Shade is another advanced technique of marking playing cards, largely undetectable with the above method, and used for professionals only as they require difficult training to detect. We printed a deck for magicians named Sharps, which is perhaps the world's first factory printed deck utilizing shade, a fun experiment in modern print technology and a highly saught-after deck.
Another form of paper scams are marking the cards while playing, either with bends or waves in the cards, or nail nicks in the edge. One cheater was rumored to eat fried chicken at the table and use the grease to mark cards during an evening of gameplay. Always use new, sealed, decks of cards for your games, and change them out frequently, especially if the stakes are high.
Sleight-of-hand is perhaps the most difficult form of cheating, requiring months if not years of practice. The stakes are high for cheaters using sleight of hand, if you get caught, there is rarely an excuse you could use to get out of a situation. Bottom and second dealing are some of the most challenging slights to use while cheating, as you can catch a hanger that doesn't come completely out of the deck. Or you could be caught mucking (switching) cards, which obviously is disastrous. Generally, individuals proficient in sleight of hand cheating will only become experts in 1-2 moves, and use them very sparingly only the stakes are the highest. Additionally, they are often excellent players without cheating, and when they need that edge, they have it. Beware as you will not detect let alone suspect the actions of a sophisticated sleight of hand cheater. You can only suspect based on game play and odds, play cautiously or leave the game if you suspect anybody of sleight-of-hand cheating. Accusing them is also typically a bad idea, as they could be partners with other players, and typically have unsavory friends in their circles.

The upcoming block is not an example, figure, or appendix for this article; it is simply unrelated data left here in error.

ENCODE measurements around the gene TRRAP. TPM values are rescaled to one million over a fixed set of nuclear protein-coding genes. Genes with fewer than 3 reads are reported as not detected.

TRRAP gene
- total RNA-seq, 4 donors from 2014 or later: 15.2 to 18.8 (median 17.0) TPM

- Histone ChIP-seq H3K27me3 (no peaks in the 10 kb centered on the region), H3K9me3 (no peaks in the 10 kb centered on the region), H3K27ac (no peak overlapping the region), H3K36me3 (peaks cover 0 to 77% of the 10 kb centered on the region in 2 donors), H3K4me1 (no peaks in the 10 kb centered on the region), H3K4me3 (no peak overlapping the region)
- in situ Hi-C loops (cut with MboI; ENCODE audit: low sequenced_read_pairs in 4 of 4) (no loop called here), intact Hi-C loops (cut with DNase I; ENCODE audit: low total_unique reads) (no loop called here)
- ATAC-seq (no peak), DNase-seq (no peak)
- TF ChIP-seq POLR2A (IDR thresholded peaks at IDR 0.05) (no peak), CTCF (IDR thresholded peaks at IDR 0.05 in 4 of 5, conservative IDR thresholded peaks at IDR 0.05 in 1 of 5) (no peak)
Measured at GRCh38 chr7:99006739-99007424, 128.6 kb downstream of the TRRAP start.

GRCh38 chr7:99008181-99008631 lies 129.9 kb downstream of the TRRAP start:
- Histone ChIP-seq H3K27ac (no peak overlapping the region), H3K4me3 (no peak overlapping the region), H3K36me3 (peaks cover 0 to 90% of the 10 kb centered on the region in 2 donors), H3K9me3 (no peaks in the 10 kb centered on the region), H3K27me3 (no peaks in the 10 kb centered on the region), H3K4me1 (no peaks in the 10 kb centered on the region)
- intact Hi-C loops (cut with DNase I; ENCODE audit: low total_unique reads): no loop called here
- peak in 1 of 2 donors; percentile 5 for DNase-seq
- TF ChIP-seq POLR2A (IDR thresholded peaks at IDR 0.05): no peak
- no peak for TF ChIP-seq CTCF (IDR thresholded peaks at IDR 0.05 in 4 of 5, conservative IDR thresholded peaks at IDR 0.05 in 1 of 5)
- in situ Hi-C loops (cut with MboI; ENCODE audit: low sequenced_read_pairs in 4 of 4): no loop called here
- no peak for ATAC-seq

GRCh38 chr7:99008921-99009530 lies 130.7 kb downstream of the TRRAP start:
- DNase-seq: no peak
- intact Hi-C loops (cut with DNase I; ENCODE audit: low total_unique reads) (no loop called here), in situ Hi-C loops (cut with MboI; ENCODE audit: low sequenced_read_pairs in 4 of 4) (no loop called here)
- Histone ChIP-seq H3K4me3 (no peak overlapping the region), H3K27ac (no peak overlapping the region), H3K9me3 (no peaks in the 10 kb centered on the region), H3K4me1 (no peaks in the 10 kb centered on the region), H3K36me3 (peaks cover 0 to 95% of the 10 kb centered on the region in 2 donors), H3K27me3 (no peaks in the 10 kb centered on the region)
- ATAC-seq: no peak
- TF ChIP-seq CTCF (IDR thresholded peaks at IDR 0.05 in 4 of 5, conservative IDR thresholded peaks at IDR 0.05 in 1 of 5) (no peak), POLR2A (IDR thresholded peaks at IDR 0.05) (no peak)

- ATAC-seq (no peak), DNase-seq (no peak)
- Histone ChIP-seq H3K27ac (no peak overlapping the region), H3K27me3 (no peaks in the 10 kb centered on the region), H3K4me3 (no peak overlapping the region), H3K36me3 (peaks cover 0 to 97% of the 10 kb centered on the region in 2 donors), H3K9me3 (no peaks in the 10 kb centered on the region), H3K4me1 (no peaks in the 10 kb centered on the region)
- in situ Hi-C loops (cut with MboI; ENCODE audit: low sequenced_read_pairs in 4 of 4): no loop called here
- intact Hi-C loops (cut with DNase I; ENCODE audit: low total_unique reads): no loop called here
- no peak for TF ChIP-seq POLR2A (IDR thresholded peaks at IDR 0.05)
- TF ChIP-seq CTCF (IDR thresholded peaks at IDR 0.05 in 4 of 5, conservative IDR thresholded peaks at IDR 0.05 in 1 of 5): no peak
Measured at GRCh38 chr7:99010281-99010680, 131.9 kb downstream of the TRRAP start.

We still haven't touched on deck-stacking, coolers, splash moves, check copping, and many other forms of cheating with playing cards. If you're interested in more just leave a comment below and we can write another article, or check out some references below. Until then, stay safe and protected in your card games!
A few interesting references;
- The 'bible' on casino and poker cheating and protection: Steve Forte's Poker Protection and Gambling Protection series.
- A bit outdated, but contains relevant information: Cheating at Hold'em with David Malek
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A transdisciplinary survey of practices that produce, analyse, and exploit risk and uncertainty, the eighth volume of Collapse uncovers the conceptual underpinnings of methods designed to extract value from contingency―at the gaming table, in the markets, and in life. The indictment of “casino capitalism” and the centrality of risk to contemporary society are traced back to a ubiquitous image of thought that originated in games of chance, but which is no longer adequate to address a world whose realities are now shaped by risk models and trading in speculative futures.